Science Fair Project Encyclopedia
Two colors are called complementary if, when mixed in an additive system, they produce a shade of grey. In a subtractive system, two complementary colors mix to produce the color of the illuminant. Examples of complementary pairs are:
Complementary colors in painting
Because of the limited range of colors that was available throughout most of the history of art, many artists still use a traditional set of complementary pairs, including:
The best way to remember which colors are complementary is to look at a color wheel -- the complementary colors will be opposite one another. The use of complementary colors is an important aspect of aesthetically pleasing art and graphic design.
Complementary colors in RGB color spaces
In an RGB color space (one in which the primary colors are red, green and blue), a color can be represented as an ordered triplet (R,G,B) of color coordinates. This system is used in almost all computer displays and in many television and video systems. Let (0,0,0) represent black, and (1,1,1) represent white. Then, given a color (R,G,B), its complement is (1 − R, 1 − G, 1 − B). This way, when the two complementary colors are added, the result is pure white:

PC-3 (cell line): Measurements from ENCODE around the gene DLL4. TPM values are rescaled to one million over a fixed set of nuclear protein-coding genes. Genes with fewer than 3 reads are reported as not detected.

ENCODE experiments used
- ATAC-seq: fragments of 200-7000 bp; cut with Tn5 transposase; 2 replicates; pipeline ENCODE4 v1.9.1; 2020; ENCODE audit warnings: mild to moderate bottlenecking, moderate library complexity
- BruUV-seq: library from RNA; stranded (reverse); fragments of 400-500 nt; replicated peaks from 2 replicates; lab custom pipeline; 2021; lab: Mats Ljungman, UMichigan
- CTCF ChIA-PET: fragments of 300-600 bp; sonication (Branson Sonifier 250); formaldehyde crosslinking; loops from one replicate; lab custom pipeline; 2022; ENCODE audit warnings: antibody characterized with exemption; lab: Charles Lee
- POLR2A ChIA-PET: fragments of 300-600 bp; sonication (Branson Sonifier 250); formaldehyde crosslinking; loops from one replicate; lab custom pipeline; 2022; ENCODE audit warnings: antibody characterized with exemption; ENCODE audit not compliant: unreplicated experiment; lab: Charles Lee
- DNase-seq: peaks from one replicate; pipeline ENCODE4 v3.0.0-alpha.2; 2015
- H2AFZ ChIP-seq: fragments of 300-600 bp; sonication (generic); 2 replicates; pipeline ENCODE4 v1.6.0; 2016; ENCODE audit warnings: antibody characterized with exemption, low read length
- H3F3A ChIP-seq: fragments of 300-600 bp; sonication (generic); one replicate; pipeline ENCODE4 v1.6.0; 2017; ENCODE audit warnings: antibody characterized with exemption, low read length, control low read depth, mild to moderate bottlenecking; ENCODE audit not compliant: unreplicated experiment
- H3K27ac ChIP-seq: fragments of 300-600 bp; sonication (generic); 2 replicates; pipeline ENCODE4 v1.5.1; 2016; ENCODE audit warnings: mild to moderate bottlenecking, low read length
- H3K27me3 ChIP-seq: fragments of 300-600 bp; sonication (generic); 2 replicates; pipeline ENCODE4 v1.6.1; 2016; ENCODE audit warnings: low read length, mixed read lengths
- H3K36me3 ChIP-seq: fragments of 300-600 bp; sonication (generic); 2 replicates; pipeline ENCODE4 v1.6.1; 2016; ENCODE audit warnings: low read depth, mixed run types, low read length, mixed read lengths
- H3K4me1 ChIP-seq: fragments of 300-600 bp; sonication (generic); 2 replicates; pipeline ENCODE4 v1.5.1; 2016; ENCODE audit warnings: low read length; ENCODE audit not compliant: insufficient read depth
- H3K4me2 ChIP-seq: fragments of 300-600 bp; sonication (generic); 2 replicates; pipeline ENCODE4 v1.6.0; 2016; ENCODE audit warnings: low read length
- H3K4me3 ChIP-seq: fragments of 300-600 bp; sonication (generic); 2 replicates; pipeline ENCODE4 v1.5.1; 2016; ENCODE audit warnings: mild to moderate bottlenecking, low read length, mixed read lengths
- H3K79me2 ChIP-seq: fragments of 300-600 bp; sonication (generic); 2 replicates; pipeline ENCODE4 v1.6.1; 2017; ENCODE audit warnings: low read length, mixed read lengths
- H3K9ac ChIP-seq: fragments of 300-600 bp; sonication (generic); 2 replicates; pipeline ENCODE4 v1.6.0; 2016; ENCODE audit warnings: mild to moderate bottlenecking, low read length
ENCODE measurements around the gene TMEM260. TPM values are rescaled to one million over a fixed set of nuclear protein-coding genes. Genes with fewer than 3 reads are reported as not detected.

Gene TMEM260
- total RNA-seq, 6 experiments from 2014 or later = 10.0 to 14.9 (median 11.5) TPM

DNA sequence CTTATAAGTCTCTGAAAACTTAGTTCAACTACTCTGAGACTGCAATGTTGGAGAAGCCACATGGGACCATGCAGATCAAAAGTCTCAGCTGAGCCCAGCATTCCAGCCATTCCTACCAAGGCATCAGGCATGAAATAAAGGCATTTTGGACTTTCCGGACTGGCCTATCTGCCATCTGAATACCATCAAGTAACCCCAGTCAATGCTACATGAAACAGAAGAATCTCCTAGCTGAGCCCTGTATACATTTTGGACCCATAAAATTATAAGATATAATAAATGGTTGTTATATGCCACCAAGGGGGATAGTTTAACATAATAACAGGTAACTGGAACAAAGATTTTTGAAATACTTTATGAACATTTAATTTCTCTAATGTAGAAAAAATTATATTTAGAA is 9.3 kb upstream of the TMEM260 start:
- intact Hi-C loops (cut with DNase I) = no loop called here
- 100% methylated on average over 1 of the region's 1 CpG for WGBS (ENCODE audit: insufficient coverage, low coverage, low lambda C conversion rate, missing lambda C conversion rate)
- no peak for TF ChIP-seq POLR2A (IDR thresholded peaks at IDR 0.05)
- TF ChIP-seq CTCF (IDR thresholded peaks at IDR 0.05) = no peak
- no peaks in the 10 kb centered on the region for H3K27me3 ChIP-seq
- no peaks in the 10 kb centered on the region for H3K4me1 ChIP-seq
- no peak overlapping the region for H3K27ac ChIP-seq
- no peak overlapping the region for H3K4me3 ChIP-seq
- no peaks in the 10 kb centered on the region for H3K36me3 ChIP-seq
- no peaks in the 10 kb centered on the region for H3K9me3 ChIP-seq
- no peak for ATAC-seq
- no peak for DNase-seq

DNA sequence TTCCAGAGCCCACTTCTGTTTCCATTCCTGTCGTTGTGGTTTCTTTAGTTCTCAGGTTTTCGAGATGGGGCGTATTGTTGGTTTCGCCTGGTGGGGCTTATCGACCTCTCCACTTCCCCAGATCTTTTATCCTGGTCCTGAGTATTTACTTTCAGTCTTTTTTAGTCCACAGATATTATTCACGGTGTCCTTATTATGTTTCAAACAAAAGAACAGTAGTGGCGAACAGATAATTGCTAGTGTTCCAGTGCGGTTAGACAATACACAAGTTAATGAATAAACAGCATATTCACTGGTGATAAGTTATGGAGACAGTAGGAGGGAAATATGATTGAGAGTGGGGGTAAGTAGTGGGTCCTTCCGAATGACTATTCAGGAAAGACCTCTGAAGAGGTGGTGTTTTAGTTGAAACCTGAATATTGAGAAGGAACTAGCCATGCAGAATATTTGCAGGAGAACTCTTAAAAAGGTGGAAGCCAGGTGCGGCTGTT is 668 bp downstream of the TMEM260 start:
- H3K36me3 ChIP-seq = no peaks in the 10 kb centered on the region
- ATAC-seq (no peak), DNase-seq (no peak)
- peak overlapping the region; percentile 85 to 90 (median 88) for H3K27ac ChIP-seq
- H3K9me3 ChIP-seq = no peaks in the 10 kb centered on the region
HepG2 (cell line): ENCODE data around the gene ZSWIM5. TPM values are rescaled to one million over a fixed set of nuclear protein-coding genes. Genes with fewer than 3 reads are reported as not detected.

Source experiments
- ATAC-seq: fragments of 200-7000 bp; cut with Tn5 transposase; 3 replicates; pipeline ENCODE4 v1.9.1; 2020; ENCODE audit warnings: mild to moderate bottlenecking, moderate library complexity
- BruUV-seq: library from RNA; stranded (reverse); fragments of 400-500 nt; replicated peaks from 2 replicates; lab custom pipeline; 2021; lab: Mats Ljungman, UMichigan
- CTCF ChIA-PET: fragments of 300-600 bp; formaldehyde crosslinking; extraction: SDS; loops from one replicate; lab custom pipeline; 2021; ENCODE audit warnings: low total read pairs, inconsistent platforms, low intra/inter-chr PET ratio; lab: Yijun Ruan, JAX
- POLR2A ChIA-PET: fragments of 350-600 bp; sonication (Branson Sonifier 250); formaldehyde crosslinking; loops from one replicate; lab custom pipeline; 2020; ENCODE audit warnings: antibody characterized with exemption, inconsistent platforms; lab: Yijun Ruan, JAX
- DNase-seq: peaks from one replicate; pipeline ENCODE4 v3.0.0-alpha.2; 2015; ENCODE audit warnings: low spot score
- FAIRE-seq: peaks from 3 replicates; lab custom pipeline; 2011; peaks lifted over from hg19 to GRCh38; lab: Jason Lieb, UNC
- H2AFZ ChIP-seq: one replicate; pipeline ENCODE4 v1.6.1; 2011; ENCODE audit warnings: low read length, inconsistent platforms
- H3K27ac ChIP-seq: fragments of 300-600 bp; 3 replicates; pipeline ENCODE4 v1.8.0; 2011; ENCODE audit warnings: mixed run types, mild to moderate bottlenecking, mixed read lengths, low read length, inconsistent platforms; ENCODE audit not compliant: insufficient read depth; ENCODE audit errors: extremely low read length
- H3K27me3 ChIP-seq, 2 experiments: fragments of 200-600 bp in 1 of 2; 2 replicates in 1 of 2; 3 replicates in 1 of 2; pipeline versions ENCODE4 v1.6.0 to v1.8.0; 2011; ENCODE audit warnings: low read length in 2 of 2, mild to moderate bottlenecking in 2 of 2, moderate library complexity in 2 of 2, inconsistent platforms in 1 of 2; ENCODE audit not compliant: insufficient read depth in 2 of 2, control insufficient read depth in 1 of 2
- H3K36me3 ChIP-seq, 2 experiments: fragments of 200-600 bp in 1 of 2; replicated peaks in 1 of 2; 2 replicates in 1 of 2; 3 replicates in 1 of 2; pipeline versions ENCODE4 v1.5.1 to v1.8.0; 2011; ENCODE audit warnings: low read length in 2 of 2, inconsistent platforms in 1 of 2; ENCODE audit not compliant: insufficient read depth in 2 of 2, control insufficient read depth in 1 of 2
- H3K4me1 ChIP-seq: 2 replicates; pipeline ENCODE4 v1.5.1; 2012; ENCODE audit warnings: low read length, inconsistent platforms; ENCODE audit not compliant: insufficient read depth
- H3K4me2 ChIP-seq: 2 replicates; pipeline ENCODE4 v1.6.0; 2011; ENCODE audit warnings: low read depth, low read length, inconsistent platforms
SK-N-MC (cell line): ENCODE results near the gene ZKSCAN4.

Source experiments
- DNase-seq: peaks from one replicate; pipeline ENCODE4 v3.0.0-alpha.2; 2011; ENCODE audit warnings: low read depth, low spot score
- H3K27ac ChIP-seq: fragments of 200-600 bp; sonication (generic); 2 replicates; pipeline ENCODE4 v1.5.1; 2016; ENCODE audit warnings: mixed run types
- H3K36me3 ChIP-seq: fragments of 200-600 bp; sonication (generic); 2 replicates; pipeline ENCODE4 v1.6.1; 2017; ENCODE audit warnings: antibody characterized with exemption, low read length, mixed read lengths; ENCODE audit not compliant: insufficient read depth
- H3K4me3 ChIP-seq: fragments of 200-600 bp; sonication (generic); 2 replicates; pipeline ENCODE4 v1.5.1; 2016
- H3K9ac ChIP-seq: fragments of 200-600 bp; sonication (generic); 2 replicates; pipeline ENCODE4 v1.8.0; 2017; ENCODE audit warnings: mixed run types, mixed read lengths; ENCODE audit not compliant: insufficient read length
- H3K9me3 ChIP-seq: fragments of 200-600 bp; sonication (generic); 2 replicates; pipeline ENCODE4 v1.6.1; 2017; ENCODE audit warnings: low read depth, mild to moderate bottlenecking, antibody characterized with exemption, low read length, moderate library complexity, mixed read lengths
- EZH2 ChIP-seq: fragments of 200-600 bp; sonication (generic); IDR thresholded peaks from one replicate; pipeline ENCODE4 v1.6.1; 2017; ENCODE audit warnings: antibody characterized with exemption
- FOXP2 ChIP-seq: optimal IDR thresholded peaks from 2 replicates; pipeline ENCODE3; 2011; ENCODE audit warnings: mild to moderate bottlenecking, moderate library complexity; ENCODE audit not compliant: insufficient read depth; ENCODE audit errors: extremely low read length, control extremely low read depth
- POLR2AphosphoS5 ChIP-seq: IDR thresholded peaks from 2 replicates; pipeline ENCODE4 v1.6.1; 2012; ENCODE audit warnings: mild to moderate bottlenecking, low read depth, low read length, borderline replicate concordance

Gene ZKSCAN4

- (R,G,B) + (1 - R,1 - G,1 - B) = (R + 1 - R,G + 1 - G,B + 1 - B) = (1,1,1).
The RGB color space is additive, which means that the color made by superimposing two colors is the sum of the RGB triplets of the individual colors. In such a color space, the sum of the three primary colors is white.
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